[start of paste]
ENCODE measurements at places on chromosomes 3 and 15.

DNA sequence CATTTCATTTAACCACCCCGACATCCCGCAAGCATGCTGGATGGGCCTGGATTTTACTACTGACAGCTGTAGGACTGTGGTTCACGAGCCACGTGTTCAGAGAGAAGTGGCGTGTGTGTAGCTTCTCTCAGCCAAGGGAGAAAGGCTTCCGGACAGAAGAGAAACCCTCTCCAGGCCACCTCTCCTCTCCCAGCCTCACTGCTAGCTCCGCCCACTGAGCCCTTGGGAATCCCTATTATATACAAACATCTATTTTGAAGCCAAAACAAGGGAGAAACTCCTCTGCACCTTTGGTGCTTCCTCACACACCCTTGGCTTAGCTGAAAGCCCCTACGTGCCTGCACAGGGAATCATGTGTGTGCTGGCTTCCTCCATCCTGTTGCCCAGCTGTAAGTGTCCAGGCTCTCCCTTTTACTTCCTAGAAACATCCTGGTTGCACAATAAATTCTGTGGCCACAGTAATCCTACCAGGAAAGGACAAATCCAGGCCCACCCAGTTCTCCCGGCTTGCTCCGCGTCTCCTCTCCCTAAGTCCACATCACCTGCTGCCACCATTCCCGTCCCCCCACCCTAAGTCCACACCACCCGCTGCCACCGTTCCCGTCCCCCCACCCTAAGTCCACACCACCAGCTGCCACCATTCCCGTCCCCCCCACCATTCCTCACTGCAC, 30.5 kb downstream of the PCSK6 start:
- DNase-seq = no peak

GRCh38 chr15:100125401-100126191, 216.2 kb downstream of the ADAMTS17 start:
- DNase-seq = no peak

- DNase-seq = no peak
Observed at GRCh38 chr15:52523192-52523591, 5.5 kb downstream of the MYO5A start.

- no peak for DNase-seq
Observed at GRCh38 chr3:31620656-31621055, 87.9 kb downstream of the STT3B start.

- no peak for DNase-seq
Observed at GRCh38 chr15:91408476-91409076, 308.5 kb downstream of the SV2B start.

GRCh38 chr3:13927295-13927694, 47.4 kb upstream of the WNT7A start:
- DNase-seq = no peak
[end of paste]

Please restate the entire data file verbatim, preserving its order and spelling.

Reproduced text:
ENCODE measurements at places on chromosomes 3 and 15.

DNA sequence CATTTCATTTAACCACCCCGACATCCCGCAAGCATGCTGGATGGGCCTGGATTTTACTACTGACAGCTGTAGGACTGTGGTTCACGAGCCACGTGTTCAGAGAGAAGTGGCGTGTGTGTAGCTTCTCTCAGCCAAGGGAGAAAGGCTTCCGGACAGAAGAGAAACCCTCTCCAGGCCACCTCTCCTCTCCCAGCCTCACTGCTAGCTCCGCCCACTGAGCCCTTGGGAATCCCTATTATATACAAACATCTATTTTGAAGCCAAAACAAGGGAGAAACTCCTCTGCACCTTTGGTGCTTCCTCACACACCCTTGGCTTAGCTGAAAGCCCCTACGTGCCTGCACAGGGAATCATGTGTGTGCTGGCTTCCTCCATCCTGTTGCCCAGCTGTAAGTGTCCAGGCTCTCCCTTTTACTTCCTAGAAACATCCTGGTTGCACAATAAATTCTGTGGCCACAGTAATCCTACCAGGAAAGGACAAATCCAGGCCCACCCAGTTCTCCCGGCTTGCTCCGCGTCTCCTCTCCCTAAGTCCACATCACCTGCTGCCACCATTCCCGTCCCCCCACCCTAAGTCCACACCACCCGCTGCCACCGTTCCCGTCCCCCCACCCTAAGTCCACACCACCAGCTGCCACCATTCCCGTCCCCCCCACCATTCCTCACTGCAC, 30.5 kb downstream of the PCSK6 start:
- DNase-seq = no peak

GRCh38 chr15:100125401-100126191, 216.2 kb downstream of the ADAMTS17 start:
- DNase-seq = no peak

- DNase-seq = no peak
Observed at GRCh38 chr15:52523192-52523591, 5.5 kb downstream of the MYO5A start.

- no peak for DNase-seq
Observed at GRCh38 chr3:31620656-31621055, 87.9 kb downstream of the STT3B start.

- no peak for DNase-seq
Observed at GRCh38 chr15:91408476-91409076, 308.5 kb downstream of the SV2B start.

GRCh38 chr3:13927295-13927694, 47.4 kb upstream of the WNT7A start:
- DNase-seq = no peak